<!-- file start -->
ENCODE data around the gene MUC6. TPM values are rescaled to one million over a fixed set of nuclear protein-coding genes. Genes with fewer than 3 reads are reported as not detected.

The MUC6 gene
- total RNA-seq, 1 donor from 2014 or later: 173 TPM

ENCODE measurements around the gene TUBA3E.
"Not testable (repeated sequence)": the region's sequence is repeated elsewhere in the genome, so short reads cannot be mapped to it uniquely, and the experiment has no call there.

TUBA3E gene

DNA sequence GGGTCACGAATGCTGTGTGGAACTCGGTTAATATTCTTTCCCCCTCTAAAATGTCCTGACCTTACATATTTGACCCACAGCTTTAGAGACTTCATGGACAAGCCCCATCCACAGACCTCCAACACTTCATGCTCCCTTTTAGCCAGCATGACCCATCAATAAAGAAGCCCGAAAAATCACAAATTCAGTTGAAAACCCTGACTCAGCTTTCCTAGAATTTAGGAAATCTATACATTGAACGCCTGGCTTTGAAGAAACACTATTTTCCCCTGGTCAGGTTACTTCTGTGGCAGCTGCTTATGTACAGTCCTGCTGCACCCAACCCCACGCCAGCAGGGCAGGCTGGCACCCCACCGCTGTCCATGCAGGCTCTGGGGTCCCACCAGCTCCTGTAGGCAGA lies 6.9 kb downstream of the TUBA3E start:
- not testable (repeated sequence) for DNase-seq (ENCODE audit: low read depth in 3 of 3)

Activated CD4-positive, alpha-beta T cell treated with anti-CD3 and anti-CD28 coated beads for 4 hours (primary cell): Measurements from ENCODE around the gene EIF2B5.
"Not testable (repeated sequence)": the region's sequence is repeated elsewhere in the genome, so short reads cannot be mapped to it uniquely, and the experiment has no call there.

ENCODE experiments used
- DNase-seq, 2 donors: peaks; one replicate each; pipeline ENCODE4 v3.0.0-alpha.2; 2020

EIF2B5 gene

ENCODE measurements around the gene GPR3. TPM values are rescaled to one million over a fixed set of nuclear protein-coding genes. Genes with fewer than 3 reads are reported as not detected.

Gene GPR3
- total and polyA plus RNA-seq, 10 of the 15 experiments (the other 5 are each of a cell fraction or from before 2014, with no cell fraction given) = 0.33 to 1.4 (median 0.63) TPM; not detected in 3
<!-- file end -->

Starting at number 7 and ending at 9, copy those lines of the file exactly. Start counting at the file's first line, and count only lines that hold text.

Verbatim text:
DNA sequence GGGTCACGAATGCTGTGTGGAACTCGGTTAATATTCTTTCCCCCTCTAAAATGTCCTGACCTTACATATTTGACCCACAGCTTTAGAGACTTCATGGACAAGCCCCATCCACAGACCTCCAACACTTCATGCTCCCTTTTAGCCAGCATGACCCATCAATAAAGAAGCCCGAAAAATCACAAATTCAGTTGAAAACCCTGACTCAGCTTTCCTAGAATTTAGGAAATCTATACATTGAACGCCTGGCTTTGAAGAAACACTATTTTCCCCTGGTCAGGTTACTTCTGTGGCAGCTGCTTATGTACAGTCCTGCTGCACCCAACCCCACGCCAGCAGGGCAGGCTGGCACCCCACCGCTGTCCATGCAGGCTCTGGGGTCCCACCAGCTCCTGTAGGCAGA lies 6.9 kb downstream of the TUBA3E start:
- not testable (repeated sequence) for DNase-seq (ENCODE audit: low read depth in 3 of 3)

Activated CD4-positive, alpha-beta T cell treated with anti-CD3 and anti-CD28 coated beads for 4 hours (primary cell): Measurements from ENCODE around the gene EIF2B5.